Interactive comment 1 (UPDATED)

(To be assessed)

Hi Andy,

Just commenting on your blog in relation to a couple of aspects I found interesting.

Something that interested me was your comparison between how male and female sport is perceived around the world, your example was in South America – football is for boys and volleyball is for girls. Why do you think in South America this is socially accepted that boys are seen as playing one sport while girls stick to another? Do you think this would be accepted in NZ especially when certain female teams perform better on the international stage? (e.g. – NZ men’s 7’s rugby vs women’s 7’s rugby teams).

My thinking regarding this is that In New Zealand I believe we tend to look through more of a critical lens in terms of this issue. This is because a critical theorist would aim to eliminate unjust treatment of females not being able to play football, a critical theorist might also aim to investigate why this is the case in South America by asking questions such as whose voices & perspectives are represented? (E.g.- is it an all male governing body for the sport), and also what strategies can be used for people who are excluded from the sport? (Such as female football players in South America as was your example). Similarly we could also look through a feminist lens to explain in this situation how women have been disadvantaged and oppressed, and then focus on achieving an equality (not ‘bringing men down’) between the two sexes in your football example.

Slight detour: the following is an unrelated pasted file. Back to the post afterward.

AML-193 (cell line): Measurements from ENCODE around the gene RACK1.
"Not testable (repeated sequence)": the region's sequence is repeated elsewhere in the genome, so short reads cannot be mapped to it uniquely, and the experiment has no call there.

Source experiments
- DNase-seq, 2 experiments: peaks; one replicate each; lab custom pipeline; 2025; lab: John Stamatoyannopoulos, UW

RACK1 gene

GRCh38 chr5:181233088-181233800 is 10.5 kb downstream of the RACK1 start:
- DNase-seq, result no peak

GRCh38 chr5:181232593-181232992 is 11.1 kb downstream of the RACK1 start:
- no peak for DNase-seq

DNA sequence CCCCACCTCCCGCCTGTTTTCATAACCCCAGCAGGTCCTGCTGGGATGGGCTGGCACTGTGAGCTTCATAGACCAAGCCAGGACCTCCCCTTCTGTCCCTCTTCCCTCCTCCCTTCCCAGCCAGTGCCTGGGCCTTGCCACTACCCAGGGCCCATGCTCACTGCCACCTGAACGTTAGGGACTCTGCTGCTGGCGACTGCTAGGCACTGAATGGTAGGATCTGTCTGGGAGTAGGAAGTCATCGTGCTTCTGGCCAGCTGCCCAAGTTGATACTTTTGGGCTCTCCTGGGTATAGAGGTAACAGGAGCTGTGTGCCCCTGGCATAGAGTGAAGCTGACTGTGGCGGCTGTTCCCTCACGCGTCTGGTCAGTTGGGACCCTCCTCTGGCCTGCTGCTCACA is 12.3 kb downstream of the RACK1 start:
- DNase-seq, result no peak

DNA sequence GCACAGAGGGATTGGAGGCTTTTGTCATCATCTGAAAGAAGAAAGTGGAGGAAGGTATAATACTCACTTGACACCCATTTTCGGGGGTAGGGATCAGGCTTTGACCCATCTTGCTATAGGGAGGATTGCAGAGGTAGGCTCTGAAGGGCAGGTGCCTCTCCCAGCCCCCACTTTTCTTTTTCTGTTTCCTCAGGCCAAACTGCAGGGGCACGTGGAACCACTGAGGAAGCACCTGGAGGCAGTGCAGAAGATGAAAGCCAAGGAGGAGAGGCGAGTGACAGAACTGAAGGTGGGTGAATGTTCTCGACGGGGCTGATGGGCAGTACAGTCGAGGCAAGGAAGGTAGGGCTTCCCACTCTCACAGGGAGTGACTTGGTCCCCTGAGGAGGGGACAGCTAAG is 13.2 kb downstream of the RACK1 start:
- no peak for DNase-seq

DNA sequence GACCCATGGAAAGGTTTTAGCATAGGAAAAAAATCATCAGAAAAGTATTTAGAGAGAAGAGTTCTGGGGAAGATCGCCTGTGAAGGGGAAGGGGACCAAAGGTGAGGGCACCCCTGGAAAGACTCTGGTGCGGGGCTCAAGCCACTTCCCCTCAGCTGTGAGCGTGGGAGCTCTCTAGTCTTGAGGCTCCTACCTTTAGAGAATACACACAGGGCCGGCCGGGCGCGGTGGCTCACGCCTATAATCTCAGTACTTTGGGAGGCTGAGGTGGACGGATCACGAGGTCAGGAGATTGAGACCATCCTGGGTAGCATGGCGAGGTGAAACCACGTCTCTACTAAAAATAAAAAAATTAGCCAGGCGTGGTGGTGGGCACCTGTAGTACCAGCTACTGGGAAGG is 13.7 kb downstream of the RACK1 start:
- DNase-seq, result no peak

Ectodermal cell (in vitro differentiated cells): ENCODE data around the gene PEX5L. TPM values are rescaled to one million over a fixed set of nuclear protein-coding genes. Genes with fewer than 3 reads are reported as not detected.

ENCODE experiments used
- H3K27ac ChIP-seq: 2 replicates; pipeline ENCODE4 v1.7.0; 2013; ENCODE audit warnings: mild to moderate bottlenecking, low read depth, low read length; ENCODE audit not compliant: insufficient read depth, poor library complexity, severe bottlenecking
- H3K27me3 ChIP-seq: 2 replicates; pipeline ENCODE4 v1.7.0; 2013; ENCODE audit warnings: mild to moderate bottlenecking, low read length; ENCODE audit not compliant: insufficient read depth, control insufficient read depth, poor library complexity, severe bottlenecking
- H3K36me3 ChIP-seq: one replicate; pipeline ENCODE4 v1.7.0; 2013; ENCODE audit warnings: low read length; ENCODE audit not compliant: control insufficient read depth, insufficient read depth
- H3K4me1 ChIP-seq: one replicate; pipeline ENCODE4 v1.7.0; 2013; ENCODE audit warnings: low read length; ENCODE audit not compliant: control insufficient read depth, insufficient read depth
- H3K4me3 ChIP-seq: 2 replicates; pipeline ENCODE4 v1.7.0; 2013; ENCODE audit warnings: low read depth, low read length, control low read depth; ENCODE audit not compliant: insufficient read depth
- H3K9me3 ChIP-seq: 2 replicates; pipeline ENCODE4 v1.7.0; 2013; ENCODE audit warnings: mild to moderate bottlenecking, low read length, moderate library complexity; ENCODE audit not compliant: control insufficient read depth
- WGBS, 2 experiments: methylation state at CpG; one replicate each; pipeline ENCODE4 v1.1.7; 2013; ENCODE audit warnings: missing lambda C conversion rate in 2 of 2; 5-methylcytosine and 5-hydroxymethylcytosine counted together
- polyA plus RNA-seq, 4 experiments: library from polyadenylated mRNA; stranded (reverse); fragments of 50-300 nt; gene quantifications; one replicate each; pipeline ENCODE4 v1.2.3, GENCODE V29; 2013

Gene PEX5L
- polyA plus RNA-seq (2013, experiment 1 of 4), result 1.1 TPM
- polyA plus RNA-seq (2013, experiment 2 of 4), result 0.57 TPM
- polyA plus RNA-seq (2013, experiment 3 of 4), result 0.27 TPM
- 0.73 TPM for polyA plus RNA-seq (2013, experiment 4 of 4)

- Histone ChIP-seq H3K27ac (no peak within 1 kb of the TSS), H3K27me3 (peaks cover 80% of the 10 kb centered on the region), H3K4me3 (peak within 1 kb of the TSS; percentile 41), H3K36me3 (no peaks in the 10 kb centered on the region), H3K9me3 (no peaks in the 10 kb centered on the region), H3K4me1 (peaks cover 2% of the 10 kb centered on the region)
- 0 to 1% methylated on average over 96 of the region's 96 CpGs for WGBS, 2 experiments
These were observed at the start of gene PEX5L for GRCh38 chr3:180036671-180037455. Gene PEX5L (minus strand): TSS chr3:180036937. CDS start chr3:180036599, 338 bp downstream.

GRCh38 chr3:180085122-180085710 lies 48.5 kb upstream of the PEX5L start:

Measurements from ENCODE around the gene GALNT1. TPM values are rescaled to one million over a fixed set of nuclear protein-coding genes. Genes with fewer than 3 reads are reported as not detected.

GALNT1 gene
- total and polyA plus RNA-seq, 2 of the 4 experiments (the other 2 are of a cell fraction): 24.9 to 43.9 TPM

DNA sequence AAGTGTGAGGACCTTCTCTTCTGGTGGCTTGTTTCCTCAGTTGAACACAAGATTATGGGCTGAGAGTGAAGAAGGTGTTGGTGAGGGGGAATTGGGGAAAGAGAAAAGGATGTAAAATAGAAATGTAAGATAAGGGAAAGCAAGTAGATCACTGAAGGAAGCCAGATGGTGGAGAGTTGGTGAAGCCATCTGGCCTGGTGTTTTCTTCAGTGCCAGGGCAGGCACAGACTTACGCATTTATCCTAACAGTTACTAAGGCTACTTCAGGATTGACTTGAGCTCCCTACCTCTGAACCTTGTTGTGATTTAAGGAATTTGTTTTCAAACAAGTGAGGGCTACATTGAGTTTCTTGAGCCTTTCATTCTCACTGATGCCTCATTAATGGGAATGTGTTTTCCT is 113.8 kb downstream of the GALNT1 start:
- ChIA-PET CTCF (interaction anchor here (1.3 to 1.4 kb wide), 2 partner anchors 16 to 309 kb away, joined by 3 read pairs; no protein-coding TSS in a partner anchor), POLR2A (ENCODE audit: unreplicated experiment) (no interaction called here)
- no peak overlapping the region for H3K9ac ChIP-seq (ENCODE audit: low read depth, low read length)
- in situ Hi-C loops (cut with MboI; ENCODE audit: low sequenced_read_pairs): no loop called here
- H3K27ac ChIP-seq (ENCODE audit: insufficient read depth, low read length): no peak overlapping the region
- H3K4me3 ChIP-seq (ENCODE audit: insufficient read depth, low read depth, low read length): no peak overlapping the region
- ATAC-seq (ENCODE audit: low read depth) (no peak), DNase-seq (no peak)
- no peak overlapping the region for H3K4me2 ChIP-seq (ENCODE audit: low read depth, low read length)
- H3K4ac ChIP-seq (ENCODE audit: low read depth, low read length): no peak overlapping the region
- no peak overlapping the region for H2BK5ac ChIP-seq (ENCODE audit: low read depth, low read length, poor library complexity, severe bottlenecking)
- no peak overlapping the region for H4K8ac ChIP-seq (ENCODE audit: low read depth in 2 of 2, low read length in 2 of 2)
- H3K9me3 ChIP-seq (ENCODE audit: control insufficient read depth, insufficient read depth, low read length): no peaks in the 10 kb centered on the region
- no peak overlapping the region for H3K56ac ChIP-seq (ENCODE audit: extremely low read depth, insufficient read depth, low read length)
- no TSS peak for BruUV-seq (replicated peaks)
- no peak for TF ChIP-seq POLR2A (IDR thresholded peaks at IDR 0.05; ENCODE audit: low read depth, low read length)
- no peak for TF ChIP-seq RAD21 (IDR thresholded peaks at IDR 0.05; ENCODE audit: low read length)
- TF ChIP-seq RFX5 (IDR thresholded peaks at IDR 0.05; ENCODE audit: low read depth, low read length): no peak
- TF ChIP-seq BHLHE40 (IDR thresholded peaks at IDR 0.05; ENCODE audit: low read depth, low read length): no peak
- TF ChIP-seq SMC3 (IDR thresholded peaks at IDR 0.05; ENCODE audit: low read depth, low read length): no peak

One other point that interested me was the picture (figure 2) of the babies, one dressed in blue and the other in pink. Do you think if we did not associate children with these stereotypical social norms such as – boys = blue colour, war toys, rugby balls etc. vs girls = pink colour, Barbie dolls, dresses etc., they may grow up to develop their own beliefs and values as opposed to how society believes they should act. I believe this is an act of ‘gender socialisation’. Gender socialisation is the process whereby people acquire the rules, beliefs, and attitudes ‘appropriate’ to their gender. Someone looking through a functionalist lens will try to reinforce that sport is a positive arena that challenges gender stereotypes such as males all having short hair or females should all be elegant and gentle.

Let me know your thoughts.


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